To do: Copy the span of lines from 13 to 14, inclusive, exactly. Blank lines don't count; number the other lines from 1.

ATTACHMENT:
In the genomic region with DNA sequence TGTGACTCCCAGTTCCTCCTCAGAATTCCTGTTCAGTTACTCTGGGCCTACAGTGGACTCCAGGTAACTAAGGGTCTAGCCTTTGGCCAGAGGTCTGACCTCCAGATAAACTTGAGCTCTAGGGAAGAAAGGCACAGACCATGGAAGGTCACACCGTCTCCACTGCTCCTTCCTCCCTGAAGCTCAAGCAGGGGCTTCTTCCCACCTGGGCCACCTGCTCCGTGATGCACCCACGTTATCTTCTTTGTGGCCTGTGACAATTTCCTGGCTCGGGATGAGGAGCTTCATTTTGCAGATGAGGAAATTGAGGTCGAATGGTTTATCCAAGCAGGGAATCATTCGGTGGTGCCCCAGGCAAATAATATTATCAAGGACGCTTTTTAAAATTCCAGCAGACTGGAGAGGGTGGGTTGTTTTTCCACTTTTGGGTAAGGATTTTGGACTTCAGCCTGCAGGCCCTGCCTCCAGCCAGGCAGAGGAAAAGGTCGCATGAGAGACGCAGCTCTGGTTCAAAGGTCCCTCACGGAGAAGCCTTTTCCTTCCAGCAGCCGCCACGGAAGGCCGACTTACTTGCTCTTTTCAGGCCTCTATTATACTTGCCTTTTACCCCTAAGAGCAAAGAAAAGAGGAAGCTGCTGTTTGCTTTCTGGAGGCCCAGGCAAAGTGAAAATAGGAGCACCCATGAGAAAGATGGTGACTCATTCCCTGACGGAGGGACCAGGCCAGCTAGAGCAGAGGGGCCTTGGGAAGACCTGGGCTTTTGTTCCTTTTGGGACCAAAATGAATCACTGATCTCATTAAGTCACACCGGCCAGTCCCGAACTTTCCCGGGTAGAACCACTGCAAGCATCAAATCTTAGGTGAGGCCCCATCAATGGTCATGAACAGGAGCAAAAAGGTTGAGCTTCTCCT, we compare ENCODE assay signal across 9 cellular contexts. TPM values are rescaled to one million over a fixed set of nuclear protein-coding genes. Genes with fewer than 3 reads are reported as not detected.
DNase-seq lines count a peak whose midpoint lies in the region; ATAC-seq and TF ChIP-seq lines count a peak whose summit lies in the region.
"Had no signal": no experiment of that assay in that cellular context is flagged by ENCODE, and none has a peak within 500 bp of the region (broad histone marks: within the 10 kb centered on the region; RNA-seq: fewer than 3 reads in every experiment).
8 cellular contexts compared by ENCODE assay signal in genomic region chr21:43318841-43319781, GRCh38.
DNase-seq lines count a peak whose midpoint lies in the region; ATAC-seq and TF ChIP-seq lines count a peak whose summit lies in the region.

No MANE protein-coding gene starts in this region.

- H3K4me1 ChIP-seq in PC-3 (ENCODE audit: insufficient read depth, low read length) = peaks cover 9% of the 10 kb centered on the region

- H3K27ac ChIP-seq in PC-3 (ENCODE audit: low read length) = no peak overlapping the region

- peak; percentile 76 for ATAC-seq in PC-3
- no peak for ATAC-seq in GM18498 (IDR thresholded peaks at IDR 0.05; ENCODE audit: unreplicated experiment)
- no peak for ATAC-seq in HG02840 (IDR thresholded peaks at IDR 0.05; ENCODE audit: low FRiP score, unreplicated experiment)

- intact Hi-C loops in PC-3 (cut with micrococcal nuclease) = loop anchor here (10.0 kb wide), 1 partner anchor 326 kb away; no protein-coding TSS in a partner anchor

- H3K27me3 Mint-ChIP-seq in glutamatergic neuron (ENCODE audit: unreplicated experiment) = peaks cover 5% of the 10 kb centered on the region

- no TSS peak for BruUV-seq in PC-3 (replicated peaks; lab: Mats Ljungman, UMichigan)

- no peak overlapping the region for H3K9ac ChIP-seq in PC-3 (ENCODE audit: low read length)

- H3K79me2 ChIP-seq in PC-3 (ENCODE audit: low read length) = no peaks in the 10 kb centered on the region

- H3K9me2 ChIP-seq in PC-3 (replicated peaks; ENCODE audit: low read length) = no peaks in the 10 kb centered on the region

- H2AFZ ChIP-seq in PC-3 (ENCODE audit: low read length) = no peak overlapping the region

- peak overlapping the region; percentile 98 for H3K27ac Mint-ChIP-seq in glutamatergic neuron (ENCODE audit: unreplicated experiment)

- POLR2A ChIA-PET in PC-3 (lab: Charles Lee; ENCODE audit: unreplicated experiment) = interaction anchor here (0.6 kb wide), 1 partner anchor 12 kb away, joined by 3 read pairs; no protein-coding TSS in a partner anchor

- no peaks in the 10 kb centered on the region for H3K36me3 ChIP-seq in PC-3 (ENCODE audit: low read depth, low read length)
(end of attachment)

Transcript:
- H3K27me3 Mint-ChIP-seq in glutamatergic neuron (ENCODE audit: unreplicated experiment) = peaks cover 5% of the 10 kb centered on the region

- no TSS peak for BruUV-seq in PC-3 (replicated peaks; lab: Mats Ljungman, UMichigan)